This Artificial Intelligence (AI) Paper Proposes a Novel Differentiable Angle Coder Named Phase Shifting Coder (PSC) to Accurately Predict the Orientation of Objects

Object detection is the technique used to identify and classify various items in an image. Different methods are commonly used for object detection to recognize and locate objects, and these algorithms use deep learning to provide relevant outcomes. Deep learning object identification is a quick and accurate method of predicting an object’s placement in an image, which may be helpful in various circumstances.

Because objects in natural situations are typically oriented upward due to gravity, early research mainly concentrated on horizontal object detection. Oriented bounding boxes are preferred in other contexts, such as aerial pictures, industrial inspection, and scene text. Oriented object identification has rapidly become more prominent due to needs in these settings. Unfortunately, two significant challenges exist: boundary discontinuity problem mainly caused by angular periodicity and square-like problem that usually happens when a square bounding box cannot be uniquely defined. To deal with these problems, a Chinese research team from the southeast university propose to utilize phase-shifting coding for angle prediction in oriented object detection. 

The authors proposed to modify the phase-shifting coding (PSC), which was mainly created for optical measurement, to adapt it to oriented object detection. This choice was made for two main reasons:

1 – In optical measurement, phase-shifting converts the measured distance into periodic phases. The boundary discontinuity is then automatically resolved because the orientation angle may likewise be encoded into periodic phases.

2 – There are several solutions to the periodic fuzzy problem, which also arises in phase-shifting and is comparable to the square-like problem. By combining the phase of several frequencies, the dual-frequency phase-shifting approach, for instance, resolves the periodic fuzzy issue.

The authors postulate that it is possible to naturally unite the boundary problem and the square-like problem by reconsidering both of them. The boundary problem arises when a bounding box is identical to itself when rotated 180 degrees, whereas the square-like problem arises when they are equivalent when rotated 90 degrees. Although they have distinct cycles, both situations are periodic fuzzy issues. The enhanced version, dual-frequency phase-shifting code (PSCD), is then proposed to perform this operation.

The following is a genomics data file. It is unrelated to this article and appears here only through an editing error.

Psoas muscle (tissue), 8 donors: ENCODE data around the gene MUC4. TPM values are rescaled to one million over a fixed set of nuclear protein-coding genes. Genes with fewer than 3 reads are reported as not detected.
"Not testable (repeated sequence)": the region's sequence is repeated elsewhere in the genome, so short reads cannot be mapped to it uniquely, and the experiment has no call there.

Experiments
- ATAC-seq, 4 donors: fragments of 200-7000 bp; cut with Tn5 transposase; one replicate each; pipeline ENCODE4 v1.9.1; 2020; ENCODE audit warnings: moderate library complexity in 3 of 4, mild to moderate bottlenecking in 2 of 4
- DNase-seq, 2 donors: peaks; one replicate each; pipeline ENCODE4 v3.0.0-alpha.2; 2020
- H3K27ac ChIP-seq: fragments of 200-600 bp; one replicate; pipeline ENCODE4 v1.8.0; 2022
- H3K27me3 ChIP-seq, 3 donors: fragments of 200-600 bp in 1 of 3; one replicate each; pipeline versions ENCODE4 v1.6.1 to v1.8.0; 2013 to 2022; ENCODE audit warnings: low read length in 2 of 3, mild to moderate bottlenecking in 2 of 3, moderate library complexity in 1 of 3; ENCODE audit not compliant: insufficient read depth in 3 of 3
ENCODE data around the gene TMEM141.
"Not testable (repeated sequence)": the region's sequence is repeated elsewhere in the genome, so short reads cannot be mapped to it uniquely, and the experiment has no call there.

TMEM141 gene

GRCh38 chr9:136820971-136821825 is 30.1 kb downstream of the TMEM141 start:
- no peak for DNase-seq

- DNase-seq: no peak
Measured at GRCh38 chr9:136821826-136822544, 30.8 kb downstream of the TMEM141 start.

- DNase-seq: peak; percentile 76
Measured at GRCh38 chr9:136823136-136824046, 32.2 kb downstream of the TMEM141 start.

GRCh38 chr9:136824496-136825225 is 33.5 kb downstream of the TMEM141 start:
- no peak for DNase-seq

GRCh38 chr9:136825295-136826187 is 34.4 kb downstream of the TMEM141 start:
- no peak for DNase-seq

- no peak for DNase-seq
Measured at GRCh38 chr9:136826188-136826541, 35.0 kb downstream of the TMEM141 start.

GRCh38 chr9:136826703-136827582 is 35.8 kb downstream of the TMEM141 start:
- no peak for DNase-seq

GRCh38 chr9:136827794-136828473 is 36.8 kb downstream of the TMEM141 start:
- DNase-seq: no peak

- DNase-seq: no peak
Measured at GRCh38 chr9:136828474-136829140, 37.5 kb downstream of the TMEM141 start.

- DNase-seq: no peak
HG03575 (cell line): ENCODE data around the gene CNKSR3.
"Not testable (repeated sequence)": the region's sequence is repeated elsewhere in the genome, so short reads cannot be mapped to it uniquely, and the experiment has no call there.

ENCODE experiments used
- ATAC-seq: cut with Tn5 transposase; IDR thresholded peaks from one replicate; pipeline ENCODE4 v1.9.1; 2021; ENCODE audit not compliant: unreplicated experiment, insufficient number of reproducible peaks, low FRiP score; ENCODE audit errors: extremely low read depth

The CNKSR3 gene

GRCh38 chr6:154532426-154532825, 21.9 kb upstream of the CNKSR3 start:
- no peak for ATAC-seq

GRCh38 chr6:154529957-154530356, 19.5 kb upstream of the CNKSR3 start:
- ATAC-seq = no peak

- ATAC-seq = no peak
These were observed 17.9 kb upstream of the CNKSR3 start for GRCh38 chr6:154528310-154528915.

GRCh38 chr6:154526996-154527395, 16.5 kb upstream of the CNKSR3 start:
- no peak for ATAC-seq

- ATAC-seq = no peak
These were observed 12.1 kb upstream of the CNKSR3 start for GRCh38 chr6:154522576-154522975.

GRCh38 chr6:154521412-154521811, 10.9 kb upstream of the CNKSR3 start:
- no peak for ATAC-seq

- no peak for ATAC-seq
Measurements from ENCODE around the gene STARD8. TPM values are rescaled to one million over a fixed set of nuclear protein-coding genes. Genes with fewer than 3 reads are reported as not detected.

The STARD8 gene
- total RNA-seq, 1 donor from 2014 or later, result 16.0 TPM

An experimental study was conducted to evaluate the proposed method (PSC and PSCD) through three publicly available datasets: DOTA, HRSC, and OCDPCB using PyTorch, ultralytics/yolov5, and MMRotate tool kits. The mean average precision (mAP) was elected as the principal metric to compare with the existing literature. 

Additionally, to confirm the efficacy of the dual-frequency module and aid researchers in choosing, this study provides an understandable comparison between single-frequency PSC and dual-frequency PSC. A visual comparison demonstrates that the dual-frequency approach can function as predicted and provide a unified solution to border discontinuity and square-like issues. Therefore, the dual-frequency process is strongly advised in settings with square-like objects.

In this work, the phase-shifting coder is used for the first time in deep learning to deal with the orientation angle regression problem. The proposed method encodes the orientation angle into a periodic phase to solve the boundary discontinuity problem. Based on PSC, an improved dual-frequency variant PSCD is presented to elegantly resolve both boundary discontinuity and square-like issues by mapping the rotational periodicity of various cycles into phases of multiple frequencies. The authors provided well-written public codes with reproducible results.


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Mahmoud is a PhD researcher in machine learning. He also holds a
bachelor's degree in physical science and a master's degree in
telecommunications and networking systems. His current areas of
research concern computer vision, stock market prediction and deep
learning. He produced several scientific articles about person re-
identification and the study of the robustness and stability of deep
networks.